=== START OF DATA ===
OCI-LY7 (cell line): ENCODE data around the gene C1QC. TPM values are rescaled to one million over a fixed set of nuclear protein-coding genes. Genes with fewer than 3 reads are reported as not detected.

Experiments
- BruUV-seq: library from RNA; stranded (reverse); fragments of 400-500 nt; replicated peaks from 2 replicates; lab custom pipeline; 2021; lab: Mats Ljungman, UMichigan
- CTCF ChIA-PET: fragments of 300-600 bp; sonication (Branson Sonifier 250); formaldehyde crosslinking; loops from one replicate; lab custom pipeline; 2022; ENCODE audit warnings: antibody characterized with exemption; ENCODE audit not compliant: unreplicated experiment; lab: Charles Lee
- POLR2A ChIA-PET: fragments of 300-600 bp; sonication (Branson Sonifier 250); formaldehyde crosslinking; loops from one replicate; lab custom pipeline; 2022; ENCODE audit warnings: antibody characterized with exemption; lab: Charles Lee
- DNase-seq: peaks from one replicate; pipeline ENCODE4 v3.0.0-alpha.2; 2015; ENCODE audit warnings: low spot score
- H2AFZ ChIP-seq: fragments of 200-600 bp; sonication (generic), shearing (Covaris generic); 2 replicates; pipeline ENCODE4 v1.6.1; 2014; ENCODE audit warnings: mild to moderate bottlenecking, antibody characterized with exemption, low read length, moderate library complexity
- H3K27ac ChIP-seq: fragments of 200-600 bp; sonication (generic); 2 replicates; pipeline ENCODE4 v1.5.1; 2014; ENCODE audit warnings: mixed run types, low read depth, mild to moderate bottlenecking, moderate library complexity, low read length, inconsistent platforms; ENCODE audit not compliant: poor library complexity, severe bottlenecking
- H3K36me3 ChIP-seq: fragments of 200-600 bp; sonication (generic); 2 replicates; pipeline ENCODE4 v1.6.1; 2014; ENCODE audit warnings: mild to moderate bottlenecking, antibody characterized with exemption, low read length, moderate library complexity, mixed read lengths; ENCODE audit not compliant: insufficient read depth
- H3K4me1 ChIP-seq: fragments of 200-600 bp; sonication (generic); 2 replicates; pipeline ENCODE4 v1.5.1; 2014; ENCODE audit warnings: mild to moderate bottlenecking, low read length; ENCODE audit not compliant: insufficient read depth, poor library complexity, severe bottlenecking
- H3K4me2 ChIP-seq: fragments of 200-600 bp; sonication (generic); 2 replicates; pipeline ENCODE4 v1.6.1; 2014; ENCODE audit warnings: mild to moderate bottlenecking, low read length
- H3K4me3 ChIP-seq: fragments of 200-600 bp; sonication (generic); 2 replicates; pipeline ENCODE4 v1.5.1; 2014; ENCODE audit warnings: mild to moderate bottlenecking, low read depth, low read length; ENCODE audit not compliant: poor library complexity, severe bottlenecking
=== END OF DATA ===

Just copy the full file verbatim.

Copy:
OCI-LY7 (cell line): ENCODE data around the gene C1QC. TPM values are rescaled to one million over a fixed set of nuclear protein-coding genes. Genes with fewer than 3 reads are reported as not detected.

Experiments
- BruUV-seq: library from RNA; stranded (reverse); fragments of 400-500 nt; replicated peaks from 2 replicates; lab custom pipeline; 2021; lab: Mats Ljungman, UMichigan
- CTCF ChIA-PET: fragments of 300-600 bp; sonication (Branson Sonifier 250); formaldehyde crosslinking; loops from one replicate; lab custom pipeline; 2022; ENCODE audit warnings: antibody characterized with exemption; ENCODE audit not compliant: unreplicated experiment; lab: Charles Lee
- POLR2A ChIA-PET: fragments of 300-600 bp; sonication (Branson Sonifier 250); formaldehyde crosslinking; loops from one replicate; lab custom pipeline; 2022; ENCODE audit warnings: antibody characterized with exemption; lab: Charles Lee
- DNase-seq: peaks from one replicate; pipeline ENCODE4 v3.0.0-alpha.2; 2015; ENCODE audit warnings: low spot score
- H2AFZ ChIP-seq: fragments of 200-600 bp; sonication (generic), shearing (Covaris generic); 2 replicates; pipeline ENCODE4 v1.6.1; 2014; ENCODE audit warnings: mild to moderate bottlenecking, antibody characterized with exemption, low read length, moderate library complexity
- H3K27ac ChIP-seq: fragments of 200-600 bp; sonication (generic); 2 replicates; pipeline ENCODE4 v1.5.1; 2014; ENCODE audit warnings: mixed run types, low read depth, mild to moderate bottlenecking, moderate library complexity, low read length, inconsistent platforms; ENCODE audit not compliant: poor library complexity, severe bottlenecking
- H3K36me3 ChIP-seq: fragments of 200-600 bp; sonication (generic); 2 replicates; pipeline ENCODE4 v1.6.1; 2014; ENCODE audit warnings: mild to moderate bottlenecking, antibody characterized with exemption, low read length, moderate library complexity, mixed read lengths; ENCODE audit not compliant: insufficient read depth
- H3K4me1 ChIP-seq: fragments of 200-600 bp; sonication (generic); 2 replicates; pipeline ENCODE4 v1.5.1; 2014; ENCODE audit warnings: mild to moderate bottlenecking, low read length; ENCODE audit not compliant: insufficient read depth, poor library complexity, severe bottlenecking
- H3K4me2 ChIP-seq: fragments of 200-600 bp; sonication (generic); 2 replicates; pipeline ENCODE4 v1.6.1; 2014; ENCODE audit warnings: mild to moderate bottlenecking, low read length
- H3K4me3 ChIP-seq: fragments of 200-600 bp; sonication (generic); 2 replicates; pipeline ENCODE4 v1.5.1; 2014; ENCODE audit warnings: mild to moderate bottlenecking, low read depth, low read length; ENCODE audit not compliant: poor library complexity, severe bottlenecking